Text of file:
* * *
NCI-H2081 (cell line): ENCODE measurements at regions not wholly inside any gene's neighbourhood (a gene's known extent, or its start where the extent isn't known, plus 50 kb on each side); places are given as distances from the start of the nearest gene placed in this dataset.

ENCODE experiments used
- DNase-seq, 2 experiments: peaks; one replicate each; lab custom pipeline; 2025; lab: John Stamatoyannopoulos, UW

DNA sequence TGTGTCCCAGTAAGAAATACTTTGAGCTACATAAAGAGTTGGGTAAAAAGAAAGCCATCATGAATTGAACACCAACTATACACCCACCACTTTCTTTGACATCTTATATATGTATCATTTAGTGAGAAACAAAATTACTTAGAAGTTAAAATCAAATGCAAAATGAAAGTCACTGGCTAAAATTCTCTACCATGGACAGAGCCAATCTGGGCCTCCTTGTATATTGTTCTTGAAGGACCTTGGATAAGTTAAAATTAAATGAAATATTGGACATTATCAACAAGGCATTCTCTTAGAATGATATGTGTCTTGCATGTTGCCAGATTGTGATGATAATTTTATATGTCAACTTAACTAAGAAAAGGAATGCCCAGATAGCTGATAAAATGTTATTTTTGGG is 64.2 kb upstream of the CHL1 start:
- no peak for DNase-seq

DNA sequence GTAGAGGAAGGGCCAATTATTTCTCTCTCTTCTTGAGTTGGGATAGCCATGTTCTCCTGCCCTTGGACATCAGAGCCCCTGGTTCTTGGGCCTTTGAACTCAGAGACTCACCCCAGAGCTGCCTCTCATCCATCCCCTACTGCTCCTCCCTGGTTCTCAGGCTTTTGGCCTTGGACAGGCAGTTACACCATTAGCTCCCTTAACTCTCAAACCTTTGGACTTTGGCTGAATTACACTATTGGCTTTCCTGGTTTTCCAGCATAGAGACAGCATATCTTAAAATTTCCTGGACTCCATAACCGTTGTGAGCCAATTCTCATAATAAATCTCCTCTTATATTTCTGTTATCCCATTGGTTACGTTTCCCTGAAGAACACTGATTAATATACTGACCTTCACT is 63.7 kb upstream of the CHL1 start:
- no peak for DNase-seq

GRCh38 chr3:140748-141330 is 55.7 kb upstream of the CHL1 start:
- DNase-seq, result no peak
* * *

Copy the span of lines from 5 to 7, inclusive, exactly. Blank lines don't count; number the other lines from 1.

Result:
- no peak for DNase-seq

DNA sequence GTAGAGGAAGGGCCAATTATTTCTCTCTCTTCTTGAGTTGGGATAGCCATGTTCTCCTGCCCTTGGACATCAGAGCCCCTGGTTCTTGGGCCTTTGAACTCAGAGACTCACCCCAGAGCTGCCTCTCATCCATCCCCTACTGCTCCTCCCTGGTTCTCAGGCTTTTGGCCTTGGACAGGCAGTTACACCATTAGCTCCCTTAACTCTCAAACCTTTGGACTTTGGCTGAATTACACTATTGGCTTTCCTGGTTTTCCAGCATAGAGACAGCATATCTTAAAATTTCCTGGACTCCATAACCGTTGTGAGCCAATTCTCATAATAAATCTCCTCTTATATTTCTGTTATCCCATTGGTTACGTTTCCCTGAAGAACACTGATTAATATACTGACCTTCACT is 63.7 kb upstream of the CHL1 start:
- no peak for DNase-seq